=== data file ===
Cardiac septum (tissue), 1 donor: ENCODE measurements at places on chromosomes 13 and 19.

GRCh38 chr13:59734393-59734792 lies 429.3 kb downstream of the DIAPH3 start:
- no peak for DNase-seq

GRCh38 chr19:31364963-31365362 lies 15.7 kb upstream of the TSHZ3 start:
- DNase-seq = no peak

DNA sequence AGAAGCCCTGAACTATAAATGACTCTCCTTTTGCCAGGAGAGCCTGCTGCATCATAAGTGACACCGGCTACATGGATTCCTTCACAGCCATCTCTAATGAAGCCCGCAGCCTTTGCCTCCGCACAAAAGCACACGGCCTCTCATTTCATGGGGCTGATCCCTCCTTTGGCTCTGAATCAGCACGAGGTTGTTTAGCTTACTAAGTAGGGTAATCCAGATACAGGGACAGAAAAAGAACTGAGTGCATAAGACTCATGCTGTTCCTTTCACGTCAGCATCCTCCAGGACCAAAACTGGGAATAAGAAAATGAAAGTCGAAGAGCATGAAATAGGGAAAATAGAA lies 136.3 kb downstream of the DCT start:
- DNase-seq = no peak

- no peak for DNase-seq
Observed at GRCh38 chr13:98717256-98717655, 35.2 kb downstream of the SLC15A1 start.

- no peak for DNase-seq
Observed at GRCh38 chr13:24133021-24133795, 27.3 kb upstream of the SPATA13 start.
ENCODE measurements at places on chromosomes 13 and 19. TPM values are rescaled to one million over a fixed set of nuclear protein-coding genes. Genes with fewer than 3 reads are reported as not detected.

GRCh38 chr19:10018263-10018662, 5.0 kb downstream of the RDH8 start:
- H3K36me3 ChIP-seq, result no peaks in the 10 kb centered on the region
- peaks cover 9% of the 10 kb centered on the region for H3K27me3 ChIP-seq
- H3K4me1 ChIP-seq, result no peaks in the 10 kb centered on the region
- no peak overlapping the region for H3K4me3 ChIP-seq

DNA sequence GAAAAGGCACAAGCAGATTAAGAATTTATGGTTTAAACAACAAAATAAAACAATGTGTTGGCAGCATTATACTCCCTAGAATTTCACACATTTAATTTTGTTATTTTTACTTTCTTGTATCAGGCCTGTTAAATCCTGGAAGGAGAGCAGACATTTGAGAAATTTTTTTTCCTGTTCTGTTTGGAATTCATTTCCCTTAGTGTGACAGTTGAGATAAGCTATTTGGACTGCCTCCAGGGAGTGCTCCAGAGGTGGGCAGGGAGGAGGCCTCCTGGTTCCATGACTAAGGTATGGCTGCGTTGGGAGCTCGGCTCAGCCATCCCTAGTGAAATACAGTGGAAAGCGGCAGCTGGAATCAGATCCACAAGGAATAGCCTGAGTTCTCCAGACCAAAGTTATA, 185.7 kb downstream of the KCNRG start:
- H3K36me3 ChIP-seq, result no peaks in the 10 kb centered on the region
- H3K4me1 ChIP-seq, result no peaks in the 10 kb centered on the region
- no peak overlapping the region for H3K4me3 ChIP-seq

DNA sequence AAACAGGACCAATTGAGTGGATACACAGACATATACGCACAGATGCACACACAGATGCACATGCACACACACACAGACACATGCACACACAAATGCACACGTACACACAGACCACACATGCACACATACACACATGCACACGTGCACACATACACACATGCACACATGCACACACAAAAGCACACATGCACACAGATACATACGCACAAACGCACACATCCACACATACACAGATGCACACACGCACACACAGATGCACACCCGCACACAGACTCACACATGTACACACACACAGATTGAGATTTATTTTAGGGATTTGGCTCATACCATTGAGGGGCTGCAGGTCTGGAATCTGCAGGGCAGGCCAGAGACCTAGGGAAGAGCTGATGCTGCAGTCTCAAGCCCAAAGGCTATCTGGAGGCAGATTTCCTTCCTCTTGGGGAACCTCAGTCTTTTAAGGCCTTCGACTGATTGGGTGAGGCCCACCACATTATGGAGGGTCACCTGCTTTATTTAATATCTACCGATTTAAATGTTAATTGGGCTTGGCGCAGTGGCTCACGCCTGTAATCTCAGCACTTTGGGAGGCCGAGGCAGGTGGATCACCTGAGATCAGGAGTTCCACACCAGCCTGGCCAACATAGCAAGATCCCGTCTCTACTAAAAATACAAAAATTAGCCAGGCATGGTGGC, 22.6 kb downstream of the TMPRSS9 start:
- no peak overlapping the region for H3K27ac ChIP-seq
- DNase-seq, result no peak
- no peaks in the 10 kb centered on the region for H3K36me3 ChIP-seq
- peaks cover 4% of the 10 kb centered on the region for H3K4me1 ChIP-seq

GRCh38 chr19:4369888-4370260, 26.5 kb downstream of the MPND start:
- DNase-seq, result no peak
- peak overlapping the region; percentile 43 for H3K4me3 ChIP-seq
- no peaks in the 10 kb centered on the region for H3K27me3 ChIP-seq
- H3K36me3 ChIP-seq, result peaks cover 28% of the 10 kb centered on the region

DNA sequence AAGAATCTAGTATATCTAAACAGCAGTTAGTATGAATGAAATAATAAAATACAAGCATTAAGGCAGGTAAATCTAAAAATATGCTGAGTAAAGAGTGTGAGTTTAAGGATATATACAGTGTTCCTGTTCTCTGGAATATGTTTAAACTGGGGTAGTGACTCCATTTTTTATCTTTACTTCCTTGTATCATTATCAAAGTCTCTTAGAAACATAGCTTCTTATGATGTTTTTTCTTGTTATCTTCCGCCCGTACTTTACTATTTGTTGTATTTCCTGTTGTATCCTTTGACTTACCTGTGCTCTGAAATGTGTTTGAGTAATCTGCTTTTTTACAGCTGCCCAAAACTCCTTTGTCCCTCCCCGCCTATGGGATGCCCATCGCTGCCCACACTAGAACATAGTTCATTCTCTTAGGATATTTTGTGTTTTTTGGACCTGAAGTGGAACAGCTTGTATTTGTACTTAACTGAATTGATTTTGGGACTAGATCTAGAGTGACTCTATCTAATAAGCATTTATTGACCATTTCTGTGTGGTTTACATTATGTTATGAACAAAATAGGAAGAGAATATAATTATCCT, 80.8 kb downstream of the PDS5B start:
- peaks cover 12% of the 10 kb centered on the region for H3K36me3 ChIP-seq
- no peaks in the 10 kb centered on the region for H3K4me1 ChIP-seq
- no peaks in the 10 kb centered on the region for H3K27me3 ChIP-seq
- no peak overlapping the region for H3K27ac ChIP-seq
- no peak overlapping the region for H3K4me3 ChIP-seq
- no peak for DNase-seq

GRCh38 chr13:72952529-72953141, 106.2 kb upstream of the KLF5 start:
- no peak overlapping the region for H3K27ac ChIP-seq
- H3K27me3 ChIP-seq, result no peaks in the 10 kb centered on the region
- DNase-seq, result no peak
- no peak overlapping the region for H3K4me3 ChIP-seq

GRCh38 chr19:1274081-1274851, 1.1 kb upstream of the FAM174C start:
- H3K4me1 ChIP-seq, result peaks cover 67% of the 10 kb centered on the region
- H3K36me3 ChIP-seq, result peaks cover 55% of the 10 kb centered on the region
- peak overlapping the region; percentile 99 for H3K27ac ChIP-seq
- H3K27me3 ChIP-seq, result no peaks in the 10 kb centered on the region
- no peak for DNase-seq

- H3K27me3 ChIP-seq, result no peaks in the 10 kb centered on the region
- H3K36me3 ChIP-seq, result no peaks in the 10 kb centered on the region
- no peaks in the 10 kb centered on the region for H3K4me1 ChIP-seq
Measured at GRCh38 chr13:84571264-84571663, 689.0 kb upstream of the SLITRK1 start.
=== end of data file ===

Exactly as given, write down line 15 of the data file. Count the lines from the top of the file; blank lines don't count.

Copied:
- peaks cover 9% of the 10 kb centered on the region for H3K27me3 ChIP-seq